The proportions of the crystalline substance, produced, depend upon many circumstances and incidents relating to the process which need not be fully set forth. The crystalline substance is generally found in a Zone surrounding the core, and the extent of this zone, and the character of the crystalline material depends upon many things,such as the strength of the current, the time of operation, the character of the material used, and other conditions.
As one convenient. form of carrying out the process, I take of the pure carbon, say iifty per cent., of the silica or silicate of alumina twenty-live per cent., and common salt twentyve per cent. by Weight. The strength of the current depends upon many conditions, such as the amount of material, the characteristics thereof, and the rapidity'with which the process is to be carried out. Then the process is complete, the products are removed from the furnace and separated, the carbonaceous materials are freed from the graphite and other impurities, and broken into small pieces,
rand may be boiled and washed by decantation, and subsequently dried byheat. It can then be graded into different size crystals by sitting, or powdered by stamping machines and separated into different grades of powder by floating in water, and other well known means, and collected and dried ready for the market. The crystalline substance, as it is produced in the first instance, appears to the eye verybrilliant, and usually of a dark color, the color depending toa large degree upon the materials used. The crystals do not appear to be regular, but resemble pieces of bort, the general form of the crystals being octohedral, although other well defined forms may be observed. Many of these crystals are opaque, but some are transparent and colorless, and others are of various colors. The
crystals are extremely hard and highly refractive,withstanding, fora long time at least, an oxyhydrogen blast.
When the mixture consists of carbon, silica and chloride of sodium in about the proportions indicated, I have found that the resulting product'which I have termed carborundum shows as au average sample, the following analysis:
f Per cent.
Ai2o3+ Fao3 03s Mgo 0.06
l/Vhen the mixture is composed oi carbon, clay (silicate of alumina) and chloride of sodium in about the proportions'specified, an
analysis of the product is as follows:
It thus appears that the material which I have designated as carborundum is practically a new compound hitherto unknown to chemistry, and in its purity is represented by the formula SiC, and may be known under the chemical term of silicide of carbon or carbide of silicon.
r1`he new carbonaceous material in its crystalline or powdered form is adapted for many and Various purposes which need not be fully set forth, but it has been found to be the practical substitute for diamond powder and bort in cutting diamond and other gems. It can also be used in various ways as an abrasive material for optical purposes, dental work, grinding valves, and may be prepared by forming into wheels, disks, cloth or paper and other convenient forms for use.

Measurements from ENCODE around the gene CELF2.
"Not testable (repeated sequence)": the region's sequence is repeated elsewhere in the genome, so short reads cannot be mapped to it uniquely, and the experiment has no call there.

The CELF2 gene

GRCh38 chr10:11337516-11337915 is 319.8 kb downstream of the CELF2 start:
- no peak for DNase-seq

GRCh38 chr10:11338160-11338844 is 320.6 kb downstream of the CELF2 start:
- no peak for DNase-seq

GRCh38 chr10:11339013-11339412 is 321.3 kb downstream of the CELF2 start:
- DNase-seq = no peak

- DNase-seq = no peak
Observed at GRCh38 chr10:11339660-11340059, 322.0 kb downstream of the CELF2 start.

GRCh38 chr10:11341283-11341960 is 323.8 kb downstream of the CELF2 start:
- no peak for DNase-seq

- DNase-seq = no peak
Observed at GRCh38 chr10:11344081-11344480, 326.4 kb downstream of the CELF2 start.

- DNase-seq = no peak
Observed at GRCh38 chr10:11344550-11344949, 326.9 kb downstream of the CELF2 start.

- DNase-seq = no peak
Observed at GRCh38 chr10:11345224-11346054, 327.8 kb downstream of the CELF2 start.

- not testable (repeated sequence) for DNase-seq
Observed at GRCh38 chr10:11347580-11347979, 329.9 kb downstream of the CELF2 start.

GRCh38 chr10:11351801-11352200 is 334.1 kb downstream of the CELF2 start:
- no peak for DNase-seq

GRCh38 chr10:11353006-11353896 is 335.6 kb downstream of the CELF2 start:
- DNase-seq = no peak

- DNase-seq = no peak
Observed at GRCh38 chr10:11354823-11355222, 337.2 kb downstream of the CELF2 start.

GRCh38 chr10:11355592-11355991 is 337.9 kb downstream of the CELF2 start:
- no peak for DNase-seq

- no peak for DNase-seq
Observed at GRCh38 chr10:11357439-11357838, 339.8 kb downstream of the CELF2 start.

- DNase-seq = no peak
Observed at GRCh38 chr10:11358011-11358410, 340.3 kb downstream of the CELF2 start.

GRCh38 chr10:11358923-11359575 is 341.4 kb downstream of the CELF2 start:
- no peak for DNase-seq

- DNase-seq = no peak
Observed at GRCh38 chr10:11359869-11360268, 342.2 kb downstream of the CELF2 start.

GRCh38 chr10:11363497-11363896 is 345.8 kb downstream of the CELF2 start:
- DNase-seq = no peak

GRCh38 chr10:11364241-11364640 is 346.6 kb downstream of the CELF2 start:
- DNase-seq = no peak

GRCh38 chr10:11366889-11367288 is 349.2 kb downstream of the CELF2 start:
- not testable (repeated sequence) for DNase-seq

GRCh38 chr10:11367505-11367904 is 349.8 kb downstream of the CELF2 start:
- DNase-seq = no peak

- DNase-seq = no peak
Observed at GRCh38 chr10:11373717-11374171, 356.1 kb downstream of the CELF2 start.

One of the most important uses is in connection with electric lamps forming the light giving body or incandescent portion of the lamp, as its peculiar properties make it eminently fit for these purposes.
While I have thus described and set forth the general principles of my invention, and the general characteristics of my new product, it will be understood that the details may be varied or changed in many ways in carrying out the process.
What I claim is- 1. The within described product being silicide of carbon SiO.
2. The within described crystalline product containing a compound of silicon and carbon and being characterized by great hardness, refractability and infusibility.
8. The within described crystalline compound containing silicide of carbon SiC, and
being characterized by its great hardness, re-
fractability and infusibility.
4. The Within described process of making a hard and refractive compound of carbon and silicon which consists in subjecting materials containing carbon and silica, free or combined to the action of an electric current.
5. The within described process of making a hard and refractive compound of carbon and silicon, which consists in subjecting materials containing carbon, silica, free or combined and a suitable flux to the action of an electric current.
6. The Within described process of making a hard and refractive compound of carbon and silicon Which consists in subjecting materials containing carbon, silica, free or combined, a suitable flux and a core of conducting material to the action of an electric current.
7. The Within described process of making a hard and refractive compound of carbon and silicon, which consists in subjecting materials containing carbon, silica, free or combined, and a metallic chloride to the action of an electric current.
8. The Within described process of making a hard and refractive compound of carbon and silicon, Which consists in subjecting materials containing carbon, silica, free or cembined and a chloride of an alkali metal to the action of an electric current.
9. The Within described process of making a hard and refractive compound of carbonA